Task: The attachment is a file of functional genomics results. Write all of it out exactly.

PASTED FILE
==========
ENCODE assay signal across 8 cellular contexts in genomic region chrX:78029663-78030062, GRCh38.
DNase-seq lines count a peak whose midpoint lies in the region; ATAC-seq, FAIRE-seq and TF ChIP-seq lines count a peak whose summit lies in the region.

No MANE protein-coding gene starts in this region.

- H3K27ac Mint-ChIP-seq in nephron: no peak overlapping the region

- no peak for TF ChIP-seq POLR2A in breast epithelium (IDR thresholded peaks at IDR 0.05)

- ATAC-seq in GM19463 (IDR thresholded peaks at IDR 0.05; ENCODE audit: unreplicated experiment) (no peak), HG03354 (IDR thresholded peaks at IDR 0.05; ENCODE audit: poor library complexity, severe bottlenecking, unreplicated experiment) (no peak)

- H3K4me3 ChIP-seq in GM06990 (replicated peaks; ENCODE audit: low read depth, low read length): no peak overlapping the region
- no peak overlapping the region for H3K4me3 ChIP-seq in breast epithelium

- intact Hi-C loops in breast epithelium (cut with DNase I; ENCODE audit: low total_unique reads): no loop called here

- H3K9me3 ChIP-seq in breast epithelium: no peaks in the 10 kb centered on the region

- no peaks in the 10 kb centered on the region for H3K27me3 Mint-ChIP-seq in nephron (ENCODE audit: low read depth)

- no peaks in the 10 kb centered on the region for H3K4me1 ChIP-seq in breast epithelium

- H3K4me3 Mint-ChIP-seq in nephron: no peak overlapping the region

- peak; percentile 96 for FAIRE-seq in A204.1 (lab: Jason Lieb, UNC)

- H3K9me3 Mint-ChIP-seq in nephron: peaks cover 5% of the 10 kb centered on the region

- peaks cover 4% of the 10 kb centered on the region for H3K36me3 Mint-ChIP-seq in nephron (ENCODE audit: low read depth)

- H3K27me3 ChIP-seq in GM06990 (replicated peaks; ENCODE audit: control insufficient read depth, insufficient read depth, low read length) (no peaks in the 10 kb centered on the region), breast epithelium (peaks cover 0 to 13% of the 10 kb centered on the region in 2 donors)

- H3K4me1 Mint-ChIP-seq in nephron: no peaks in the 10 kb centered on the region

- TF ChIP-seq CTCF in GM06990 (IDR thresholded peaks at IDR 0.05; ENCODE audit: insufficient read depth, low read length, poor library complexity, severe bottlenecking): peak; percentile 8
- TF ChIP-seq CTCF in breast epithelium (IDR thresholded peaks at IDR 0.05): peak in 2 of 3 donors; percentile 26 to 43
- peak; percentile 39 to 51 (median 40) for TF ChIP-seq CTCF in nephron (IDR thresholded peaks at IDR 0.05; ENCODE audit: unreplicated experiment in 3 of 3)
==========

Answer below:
ENCODE assay signal across 8 cellular contexts in genomic region chrX:78029663-78030062, GRCh38.
DNase-seq lines count a peak whose midpoint lies in the region; ATAC-seq, FAIRE-seq and TF ChIP-seq lines count a peak whose summit lies in the region.

No MANE protein-coding gene starts in this region.

- H3K27ac Mint-ChIP-seq in nephron: no peak overlapping the region

- no peak for TF ChIP-seq POLR2A in breast epithelium (IDR thresholded peaks at IDR 0.05)

- ATAC-seq in GM19463 (IDR thresholded peaks at IDR 0.05; ENCODE audit: unreplicated experiment) (no peak), HG03354 (IDR thresholded peaks at IDR 0.05; ENCODE audit: poor library complexity, severe bottlenecking, unreplicated experiment) (no peak)

- H3K4me3 ChIP-seq in GM06990 (replicated peaks; ENCODE audit: low read depth, low read length): no peak overlapping the region
- no peak overlapping the region for H3K4me3 ChIP-seq in breast epithelium

- intact Hi-C loops in breast epithelium (cut with DNase I; ENCODE audit: low total_unique reads): no loop called here

- H3K9me3 ChIP-seq in breast epithelium: no peaks in the 10 kb centered on the region

- no peaks in the 10 kb centered on the region for H3K27me3 Mint-ChIP-seq in nephron (ENCODE audit: low read depth)

- no peaks in the 10 kb centered on the region for H3K4me1 ChIP-seq in breast epithelium

- H3K4me3 Mint-ChIP-seq in nephron: no peak overlapping the region

- peak; percentile 96 for FAIRE-seq in A204.1 (lab: Jason Lieb, UNC)

- H3K9me3 Mint-ChIP-seq in nephron: peaks cover 5% of the 10 kb centered on the region

- peaks cover 4% of the 10 kb centered on the region for H3K36me3 Mint-ChIP-seq in nephron (ENCODE audit: low read depth)

- H3K27me3 ChIP-seq in GM06990 (replicated peaks; ENCODE audit: control insufficient read depth, insufficient read depth, low read length) (no peaks in the 10 kb centered on the region), breast epithelium (peaks cover 0 to 13% of the 10 kb centered on the region in 2 donors)

- H3K4me1 Mint-ChIP-seq in nephron: no peaks in the 10 kb centered on the region

- TF ChIP-seq CTCF in GM06990 (IDR thresholded peaks at IDR 0.05; ENCODE audit: insufficient read depth, low read length, poor library complexity, severe bottlenecking): peak; percentile 8
- TF ChIP-seq CTCF in breast epithelium (IDR thresholded peaks at IDR 0.05): peak in 2 of 3 donors; percentile 26 to 43
- peak; percentile 39 to 51 (median 40) for TF ChIP-seq CTCF in nephron (IDR thresholded peaks at IDR 0.05; ENCODE audit: unreplicated experiment in 3 of 3)